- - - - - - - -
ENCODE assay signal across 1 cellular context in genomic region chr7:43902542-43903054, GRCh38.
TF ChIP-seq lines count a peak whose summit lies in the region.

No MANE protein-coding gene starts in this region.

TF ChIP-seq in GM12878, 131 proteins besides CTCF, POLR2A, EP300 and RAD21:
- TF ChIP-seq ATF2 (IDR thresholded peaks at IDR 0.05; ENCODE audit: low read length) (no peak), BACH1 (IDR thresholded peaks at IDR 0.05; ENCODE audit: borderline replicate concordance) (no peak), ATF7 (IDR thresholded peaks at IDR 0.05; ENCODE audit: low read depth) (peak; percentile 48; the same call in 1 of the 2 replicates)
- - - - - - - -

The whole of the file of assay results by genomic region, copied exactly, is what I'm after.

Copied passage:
ENCODE assay signal across 1 cellular context in genomic region chr7:43902542-43903054, GRCh38.
TF ChIP-seq lines count a peak whose summit lies in the region.

No MANE protein-coding gene starts in this region.

TF ChIP-seq in GM12878, 131 proteins besides CTCF, POLR2A, EP300 and RAD21:
- TF ChIP-seq ATF2 (IDR thresholded peaks at IDR 0.05; ENCODE audit: low read length) (no peak), BACH1 (IDR thresholded peaks at IDR 0.05; ENCODE audit: borderline replicate concordance) (no peak), ATF7 (IDR thresholded peaks at IDR 0.05; ENCODE audit: low read depth) (peak; percentile 48; the same call in 1 of the 2 replicates)